In his classic play, Death of a Salesman, one of Arthur Miller’s characters said of protagonist Willie Loman: “Attention must be paid to this man.”

Years before that was written American composer Aaron Copeland wrote a piece called Fanfare for the Common Man.

Our government and big business leaders would do well to heed thost messages in today’s topsy turvy world. Mulitple survey results from across the spectrum of sources show that the American household is generally unsettled about the nation, the world and their specific situaiton.

There are people in the world who accomplish great things in science, business, politics and the arts. They are heralded for their achievements—prizes, acclaim, money. We hear about these men and women. Successful people have worked hard. They have experimented. They have practiced. They have failed many times.  It is important too for all of us to remember that they put their pants on one leg at a time just like the rest of us.

The single parent juggling full time work and raising children, often with modicum of assistance, should also be applauded. Or, the middle class couple striving to put aside money for their kid’s education while assuring their children have educational and extra curricular opportunities. Or, the small business owner who must navigate the local and federal rules that regulate their operation, while trying to make a profit.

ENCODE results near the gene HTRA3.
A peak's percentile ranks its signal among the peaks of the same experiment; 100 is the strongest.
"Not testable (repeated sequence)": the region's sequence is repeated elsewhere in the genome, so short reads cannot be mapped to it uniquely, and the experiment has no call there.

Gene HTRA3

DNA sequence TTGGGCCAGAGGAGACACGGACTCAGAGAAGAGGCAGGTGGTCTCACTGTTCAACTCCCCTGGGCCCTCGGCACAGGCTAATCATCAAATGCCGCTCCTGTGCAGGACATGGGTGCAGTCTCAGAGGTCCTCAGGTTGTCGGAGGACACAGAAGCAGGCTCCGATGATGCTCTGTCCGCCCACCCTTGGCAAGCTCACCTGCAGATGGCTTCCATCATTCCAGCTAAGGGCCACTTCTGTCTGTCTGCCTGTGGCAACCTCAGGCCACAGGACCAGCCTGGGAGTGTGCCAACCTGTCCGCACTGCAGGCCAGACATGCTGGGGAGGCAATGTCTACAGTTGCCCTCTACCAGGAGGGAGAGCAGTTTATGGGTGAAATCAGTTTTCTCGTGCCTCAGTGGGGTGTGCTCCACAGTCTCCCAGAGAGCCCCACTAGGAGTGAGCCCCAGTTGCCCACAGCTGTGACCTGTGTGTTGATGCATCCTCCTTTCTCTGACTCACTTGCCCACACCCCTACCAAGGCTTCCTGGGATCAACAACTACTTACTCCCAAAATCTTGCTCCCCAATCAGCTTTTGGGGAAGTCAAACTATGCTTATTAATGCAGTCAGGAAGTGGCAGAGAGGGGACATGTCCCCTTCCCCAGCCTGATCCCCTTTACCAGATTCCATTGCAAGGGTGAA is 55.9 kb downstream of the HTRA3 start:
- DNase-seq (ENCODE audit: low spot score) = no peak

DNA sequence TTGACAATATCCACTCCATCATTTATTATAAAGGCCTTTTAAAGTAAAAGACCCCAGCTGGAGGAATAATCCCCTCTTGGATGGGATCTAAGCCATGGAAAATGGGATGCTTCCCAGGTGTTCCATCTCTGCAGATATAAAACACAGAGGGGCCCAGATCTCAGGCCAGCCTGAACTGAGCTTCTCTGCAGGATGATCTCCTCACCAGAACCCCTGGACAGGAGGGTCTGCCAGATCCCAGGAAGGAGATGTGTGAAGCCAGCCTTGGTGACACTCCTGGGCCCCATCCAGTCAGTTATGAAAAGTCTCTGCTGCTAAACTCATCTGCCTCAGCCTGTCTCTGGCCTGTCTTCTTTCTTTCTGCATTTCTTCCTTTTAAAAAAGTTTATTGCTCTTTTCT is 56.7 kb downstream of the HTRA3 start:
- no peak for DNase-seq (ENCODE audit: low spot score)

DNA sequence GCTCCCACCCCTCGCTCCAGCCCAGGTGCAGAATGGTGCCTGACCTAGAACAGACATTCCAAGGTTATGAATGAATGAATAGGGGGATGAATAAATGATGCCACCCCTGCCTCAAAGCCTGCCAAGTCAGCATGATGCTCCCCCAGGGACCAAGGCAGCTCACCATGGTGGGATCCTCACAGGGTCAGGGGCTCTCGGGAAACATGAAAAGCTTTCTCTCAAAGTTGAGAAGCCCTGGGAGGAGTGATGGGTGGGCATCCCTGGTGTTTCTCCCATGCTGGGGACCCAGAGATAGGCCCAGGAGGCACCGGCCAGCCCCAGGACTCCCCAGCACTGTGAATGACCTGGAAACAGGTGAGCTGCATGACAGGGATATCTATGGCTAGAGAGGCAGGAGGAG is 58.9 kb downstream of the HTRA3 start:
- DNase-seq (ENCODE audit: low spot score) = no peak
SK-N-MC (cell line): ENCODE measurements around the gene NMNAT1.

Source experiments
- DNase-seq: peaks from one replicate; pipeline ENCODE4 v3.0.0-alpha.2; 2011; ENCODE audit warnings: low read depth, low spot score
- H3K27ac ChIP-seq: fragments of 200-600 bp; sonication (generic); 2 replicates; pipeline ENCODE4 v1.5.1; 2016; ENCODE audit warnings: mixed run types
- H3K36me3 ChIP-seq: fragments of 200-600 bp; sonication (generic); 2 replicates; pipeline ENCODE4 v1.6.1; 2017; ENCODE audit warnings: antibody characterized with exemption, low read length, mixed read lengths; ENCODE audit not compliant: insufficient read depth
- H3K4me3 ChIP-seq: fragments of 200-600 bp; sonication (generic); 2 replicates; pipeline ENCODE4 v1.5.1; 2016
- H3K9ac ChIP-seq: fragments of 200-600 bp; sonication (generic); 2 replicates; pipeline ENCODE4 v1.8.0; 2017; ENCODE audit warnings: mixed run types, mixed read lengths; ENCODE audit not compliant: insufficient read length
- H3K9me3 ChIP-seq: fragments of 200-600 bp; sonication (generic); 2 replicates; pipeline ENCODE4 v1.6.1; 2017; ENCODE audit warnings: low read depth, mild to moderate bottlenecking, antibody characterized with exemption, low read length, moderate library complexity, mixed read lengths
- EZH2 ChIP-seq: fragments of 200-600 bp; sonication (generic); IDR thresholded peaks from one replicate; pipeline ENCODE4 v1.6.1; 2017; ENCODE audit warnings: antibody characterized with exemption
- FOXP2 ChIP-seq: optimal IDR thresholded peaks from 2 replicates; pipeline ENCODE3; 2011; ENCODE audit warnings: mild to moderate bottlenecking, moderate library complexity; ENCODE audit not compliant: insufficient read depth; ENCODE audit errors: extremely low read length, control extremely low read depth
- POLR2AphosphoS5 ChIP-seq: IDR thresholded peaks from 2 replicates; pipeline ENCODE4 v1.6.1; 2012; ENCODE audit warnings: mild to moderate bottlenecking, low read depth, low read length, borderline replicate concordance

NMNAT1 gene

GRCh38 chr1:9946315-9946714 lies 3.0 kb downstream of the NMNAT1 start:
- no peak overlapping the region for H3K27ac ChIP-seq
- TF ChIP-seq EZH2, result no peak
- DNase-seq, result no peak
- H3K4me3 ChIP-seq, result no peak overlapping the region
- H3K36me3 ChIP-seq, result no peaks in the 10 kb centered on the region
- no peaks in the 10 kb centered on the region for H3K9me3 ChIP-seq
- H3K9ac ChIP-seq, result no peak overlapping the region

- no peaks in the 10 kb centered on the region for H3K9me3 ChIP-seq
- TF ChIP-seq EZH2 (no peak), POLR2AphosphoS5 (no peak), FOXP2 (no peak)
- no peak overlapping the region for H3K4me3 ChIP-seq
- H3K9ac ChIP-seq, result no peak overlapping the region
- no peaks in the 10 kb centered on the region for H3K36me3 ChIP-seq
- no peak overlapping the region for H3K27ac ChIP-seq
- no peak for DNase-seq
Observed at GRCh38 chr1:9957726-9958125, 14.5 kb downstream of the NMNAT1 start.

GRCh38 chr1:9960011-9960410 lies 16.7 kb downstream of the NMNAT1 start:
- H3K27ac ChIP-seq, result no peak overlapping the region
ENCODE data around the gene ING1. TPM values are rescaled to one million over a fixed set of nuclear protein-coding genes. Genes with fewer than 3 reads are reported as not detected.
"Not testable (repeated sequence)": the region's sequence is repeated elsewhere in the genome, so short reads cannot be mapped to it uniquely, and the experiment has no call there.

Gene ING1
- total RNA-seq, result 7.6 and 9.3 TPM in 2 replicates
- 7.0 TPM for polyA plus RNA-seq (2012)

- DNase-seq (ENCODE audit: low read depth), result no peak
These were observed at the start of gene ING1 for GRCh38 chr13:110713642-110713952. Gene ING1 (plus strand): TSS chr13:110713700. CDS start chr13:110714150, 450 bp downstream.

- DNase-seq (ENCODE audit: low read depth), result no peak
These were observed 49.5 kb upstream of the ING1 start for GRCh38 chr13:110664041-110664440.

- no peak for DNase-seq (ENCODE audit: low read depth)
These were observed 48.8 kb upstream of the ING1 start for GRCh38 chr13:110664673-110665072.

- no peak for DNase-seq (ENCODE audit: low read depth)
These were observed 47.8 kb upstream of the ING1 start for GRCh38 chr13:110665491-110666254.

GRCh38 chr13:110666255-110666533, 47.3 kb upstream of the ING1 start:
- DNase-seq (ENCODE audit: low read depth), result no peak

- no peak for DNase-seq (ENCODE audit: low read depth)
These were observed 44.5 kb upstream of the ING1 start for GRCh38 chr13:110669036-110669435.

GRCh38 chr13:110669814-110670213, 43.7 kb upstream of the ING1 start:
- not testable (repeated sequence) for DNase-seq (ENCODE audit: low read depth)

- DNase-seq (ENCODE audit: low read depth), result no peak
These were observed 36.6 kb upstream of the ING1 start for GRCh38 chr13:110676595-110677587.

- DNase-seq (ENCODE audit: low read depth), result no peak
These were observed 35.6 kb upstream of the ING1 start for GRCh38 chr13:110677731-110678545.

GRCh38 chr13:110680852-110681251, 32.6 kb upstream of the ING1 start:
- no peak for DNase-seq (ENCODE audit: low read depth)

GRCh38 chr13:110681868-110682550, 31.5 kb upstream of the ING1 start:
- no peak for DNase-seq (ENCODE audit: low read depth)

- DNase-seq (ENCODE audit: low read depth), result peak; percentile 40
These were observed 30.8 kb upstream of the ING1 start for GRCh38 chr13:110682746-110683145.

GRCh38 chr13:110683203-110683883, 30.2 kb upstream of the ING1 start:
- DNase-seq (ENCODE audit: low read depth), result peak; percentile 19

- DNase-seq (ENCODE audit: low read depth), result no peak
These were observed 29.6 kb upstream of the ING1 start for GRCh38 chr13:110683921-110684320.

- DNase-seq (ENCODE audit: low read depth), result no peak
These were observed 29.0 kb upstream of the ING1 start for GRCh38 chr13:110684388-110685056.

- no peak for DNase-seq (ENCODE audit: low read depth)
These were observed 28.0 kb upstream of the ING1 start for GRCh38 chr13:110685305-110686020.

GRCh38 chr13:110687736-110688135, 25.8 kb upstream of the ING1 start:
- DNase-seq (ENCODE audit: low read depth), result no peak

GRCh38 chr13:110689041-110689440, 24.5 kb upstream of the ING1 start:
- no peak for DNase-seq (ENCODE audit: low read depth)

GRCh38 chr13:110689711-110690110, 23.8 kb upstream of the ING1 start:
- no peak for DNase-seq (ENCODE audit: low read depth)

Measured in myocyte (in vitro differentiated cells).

Millions of American families are doing the best they can at creating and living their life. It is safe to say that most people want to do good—if not big—things. Most will never compose a symphony, but they can help their children compose a school paper.

Six years after the Great Recession (statiscially) ended, many household budgets are still stretched. Though inflation is very low, there is still underemployment, leaving many to wonder what happened to the American Dream they were promised if they followed the rules and worked hard. And yet they continue on with their lives, dutifully paying taxes, obeying laws and raising our nation’s next generation.

Frustrated by both the overreach and the gridlock of Washington, Americans will lash out—thus the staying power of presidential candidates like Donald Trump and Dr. Ben Carson. If you politically corner Americans, they will swipe back at the status quo every time.

Our leaders should understand the fears of the people. That starts with celebrating the lives and the accomplishments of the common man and woman. —LAZ